In this context, the Prime Minister highlighted the concerns which the
Commission would have to address on priority.
In the first place, the problems of production, including the
availability of capital, which confront the unorganized sector, will have to be
taken up. In particular, the
imperfections of the market for capital in relation to the informal sector will
need to be addressed. Measures for
facilitating market access for the unorganized sector, which is at a
disadvantage compared to the organized sector, also need to be devised. The Prime Minister also underlined the importance of
identification and adoption of best practices in the field of technology
upgradation in the context of an unprecedented acceleration in the generation of
knowledge and technological advancement.
The Prime Minister laid special emphasis on the relevance of the Gandhian
model of decentralized development. The
Chinese experience of promoting vast conglomerates of village and municipal
enterprises to stem the exodus from the countryside also needs to be studied.
7. The Prime Minister
underlined the importance of comprehensive social security for the informal
sector in view of the increasing commercialization of the society and the
weakening of the traditional social fabric.
Referring to a certain bias in the system against the informal sector,
the Prime Minister called for a review of the existing legal framework and
cautioned against the risk of substituting one set of inspectors by another in
the name of environment protection and other concerns.
In conclusion, the Prime Minister exhorted the Commission to come up with
a charter of a new deal for the informal sector of the economy.
He said that ideas are more influential than vested interests and there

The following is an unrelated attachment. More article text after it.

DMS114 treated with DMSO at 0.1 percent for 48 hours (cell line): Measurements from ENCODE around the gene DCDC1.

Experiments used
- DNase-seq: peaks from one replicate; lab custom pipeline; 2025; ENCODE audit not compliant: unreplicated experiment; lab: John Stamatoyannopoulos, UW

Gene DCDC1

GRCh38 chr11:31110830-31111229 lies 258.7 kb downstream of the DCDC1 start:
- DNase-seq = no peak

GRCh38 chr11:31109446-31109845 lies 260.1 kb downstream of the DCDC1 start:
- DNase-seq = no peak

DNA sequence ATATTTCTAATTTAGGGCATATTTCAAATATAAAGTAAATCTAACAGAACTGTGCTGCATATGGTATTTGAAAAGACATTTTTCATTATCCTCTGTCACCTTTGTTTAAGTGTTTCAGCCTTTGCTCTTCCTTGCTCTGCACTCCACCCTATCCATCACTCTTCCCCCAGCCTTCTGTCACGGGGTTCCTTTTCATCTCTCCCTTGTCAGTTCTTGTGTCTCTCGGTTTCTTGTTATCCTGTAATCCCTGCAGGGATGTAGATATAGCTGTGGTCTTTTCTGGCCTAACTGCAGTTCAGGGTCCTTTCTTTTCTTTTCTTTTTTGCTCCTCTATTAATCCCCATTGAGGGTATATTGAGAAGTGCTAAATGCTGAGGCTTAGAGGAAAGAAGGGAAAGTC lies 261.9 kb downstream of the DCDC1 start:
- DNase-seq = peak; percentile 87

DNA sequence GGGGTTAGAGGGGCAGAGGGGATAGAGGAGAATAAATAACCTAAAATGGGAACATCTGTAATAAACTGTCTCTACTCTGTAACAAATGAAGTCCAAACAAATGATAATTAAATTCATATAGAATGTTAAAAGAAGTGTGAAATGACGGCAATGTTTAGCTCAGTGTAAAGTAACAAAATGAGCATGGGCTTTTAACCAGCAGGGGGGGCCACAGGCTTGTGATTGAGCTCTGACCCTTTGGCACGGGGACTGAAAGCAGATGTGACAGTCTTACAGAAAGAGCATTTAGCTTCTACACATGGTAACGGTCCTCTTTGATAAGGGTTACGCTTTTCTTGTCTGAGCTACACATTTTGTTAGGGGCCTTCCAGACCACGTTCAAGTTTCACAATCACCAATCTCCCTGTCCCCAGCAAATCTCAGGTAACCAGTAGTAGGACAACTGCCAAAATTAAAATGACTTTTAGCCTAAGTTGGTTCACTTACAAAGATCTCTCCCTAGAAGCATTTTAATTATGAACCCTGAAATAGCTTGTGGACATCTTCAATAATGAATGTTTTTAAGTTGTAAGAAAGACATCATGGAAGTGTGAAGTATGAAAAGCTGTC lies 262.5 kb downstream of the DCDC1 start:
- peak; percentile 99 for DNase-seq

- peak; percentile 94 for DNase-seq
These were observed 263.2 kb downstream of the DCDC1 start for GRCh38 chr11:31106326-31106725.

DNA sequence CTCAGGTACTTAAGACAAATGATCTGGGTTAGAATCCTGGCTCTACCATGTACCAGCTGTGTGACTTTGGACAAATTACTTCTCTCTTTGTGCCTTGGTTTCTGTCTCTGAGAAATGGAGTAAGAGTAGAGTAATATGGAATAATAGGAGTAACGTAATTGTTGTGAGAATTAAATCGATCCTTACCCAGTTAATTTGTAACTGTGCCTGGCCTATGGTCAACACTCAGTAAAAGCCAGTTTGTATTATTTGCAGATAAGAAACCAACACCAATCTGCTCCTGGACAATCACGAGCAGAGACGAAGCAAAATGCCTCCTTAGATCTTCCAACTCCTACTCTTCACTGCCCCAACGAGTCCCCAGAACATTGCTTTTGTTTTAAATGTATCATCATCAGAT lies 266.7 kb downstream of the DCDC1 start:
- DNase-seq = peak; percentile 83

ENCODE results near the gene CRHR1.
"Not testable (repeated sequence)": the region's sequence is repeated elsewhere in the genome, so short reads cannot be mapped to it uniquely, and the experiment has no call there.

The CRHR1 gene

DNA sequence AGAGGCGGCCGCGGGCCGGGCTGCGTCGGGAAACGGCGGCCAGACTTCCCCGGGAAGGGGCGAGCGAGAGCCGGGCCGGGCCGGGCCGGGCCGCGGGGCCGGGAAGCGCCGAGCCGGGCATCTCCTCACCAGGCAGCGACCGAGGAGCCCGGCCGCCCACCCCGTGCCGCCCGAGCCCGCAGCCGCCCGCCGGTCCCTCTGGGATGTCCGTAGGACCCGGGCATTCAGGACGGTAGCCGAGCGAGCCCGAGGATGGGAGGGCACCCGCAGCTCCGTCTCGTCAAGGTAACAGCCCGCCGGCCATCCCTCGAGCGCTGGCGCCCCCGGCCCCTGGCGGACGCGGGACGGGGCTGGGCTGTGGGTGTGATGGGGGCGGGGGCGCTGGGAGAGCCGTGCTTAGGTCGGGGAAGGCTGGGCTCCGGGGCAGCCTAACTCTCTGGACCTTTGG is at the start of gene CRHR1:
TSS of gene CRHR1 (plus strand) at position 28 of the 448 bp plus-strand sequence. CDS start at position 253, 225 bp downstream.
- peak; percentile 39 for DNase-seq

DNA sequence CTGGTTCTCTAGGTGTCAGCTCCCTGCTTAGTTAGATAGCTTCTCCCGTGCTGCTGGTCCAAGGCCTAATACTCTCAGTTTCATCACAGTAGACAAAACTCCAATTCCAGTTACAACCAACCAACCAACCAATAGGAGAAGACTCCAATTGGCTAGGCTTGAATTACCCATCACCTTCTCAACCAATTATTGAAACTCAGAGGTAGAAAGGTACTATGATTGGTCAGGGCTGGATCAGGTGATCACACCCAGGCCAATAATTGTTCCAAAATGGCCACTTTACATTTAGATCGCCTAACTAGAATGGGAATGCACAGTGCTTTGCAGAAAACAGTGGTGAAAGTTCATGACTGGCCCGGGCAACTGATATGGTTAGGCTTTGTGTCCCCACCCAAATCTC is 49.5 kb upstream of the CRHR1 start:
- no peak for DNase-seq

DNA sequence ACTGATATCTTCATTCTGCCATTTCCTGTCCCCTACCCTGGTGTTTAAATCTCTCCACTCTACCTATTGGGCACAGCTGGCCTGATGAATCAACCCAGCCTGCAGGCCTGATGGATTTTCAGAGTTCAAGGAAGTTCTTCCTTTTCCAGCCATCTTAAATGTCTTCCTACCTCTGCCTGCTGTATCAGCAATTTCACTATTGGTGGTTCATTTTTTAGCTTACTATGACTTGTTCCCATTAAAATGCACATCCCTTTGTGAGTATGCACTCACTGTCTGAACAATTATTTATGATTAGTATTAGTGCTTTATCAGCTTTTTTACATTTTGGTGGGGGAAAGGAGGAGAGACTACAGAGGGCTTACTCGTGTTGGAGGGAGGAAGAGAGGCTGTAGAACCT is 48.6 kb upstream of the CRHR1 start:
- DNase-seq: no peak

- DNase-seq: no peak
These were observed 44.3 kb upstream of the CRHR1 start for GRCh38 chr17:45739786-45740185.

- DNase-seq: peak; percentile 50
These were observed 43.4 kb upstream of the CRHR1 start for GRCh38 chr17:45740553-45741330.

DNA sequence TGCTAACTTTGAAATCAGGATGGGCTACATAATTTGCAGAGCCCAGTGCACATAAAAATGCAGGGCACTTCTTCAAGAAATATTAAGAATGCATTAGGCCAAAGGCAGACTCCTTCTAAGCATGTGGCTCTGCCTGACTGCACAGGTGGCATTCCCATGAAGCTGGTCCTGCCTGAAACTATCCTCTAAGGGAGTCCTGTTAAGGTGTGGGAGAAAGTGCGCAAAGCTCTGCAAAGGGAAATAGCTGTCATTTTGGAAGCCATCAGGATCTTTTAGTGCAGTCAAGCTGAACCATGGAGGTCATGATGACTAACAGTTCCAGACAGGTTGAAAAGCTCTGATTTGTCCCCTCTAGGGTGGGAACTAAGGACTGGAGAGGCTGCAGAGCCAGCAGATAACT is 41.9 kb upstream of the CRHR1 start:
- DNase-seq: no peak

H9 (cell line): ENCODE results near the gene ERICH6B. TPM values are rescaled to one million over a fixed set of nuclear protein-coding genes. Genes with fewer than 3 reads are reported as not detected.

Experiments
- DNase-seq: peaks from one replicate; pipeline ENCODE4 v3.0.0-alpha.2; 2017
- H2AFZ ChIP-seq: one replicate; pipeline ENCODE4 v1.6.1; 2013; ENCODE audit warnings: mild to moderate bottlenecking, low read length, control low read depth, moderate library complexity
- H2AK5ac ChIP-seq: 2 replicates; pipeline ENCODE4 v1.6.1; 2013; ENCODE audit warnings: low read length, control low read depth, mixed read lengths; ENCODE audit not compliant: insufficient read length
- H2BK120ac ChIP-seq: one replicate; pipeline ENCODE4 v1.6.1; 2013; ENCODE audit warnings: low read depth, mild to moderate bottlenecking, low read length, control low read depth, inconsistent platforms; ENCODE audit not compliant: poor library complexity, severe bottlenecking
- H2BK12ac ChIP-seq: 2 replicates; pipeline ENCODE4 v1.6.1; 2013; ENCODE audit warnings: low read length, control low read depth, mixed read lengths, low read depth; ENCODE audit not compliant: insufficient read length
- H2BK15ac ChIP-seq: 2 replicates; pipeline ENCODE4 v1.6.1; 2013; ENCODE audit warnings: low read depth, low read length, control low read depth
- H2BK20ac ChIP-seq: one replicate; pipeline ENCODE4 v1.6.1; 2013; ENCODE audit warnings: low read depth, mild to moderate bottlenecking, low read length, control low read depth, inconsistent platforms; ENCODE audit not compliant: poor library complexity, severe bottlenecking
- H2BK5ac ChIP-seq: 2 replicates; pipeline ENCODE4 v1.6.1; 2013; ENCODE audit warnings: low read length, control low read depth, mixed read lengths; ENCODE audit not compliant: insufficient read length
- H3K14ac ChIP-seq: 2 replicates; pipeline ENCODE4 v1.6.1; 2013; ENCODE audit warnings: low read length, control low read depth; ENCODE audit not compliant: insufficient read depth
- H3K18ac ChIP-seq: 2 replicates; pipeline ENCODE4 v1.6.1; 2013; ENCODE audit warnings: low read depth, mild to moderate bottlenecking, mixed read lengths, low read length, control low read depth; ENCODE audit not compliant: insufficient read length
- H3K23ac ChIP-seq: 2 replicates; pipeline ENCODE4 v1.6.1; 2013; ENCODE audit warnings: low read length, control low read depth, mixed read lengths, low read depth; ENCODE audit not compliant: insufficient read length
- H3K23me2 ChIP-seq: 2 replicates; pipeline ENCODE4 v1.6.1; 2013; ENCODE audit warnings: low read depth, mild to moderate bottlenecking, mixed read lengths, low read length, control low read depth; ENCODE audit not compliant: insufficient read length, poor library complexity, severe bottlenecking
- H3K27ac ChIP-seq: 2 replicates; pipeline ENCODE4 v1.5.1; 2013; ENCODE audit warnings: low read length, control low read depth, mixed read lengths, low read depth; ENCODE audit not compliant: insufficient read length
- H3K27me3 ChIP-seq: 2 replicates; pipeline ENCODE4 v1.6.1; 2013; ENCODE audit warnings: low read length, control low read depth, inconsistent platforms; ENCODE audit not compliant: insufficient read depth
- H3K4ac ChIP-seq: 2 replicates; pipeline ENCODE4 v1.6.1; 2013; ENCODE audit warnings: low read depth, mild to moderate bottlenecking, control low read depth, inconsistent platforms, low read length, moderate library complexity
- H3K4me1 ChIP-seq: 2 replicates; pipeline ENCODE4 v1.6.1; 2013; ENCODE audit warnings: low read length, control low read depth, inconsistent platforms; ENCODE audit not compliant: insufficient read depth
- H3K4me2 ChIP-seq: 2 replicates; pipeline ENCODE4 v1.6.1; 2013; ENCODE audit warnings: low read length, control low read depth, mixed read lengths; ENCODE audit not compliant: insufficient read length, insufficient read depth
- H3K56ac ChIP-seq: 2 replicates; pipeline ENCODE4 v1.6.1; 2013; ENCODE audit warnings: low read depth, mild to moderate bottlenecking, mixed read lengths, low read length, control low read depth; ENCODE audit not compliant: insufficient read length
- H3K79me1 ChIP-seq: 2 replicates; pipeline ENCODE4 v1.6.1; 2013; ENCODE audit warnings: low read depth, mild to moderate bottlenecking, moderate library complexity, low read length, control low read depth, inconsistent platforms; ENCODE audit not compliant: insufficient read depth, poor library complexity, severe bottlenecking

is an urgent need to reach out to the forgotten sections of the society.
the Prime Ministerís address, Members of the Commission and the Advisory Board
articulated their views and shared their insights with regard to the informal
11. Dr. K.P.Kannan, Member recalled
the work done by the Centre for Development Studies in Kerala
on issues of social security and
underlined the need to view social security in a larger canvas and as an
investment in human capital so that it addresses not merely the question of
equity but also efficiency. Citing examples of the
existing national and regional level models, which provide some measure of
social security to certain sections of workers, he suggested that the
Commission should assess their potential and examine the modalities of enlarging
their scope and coverage to more occupations and regions.
The approach has to be one of developing a social security framework in
which different models could coexist. Dr.Kannan
also underlined the importance
of public-private partnership in the provision of
social security and the need to preserve the space for innovative
initiatives and voluntarism.
12. Shri K.K.Jaswal, Member
Secretary stated that the Commissionís interaction with the Central
Statistical Organisation and the Report of the 55th NSS Round have
been helpful in a proper appreciation of the definitional issues in the
unorganized/informal sector and the
characteristics of employment in informal sector enterprises.
The concept of growth poles/clusters could be employed to supply the
deficiencies of the enterprises in a cost-effective manner, provided there is a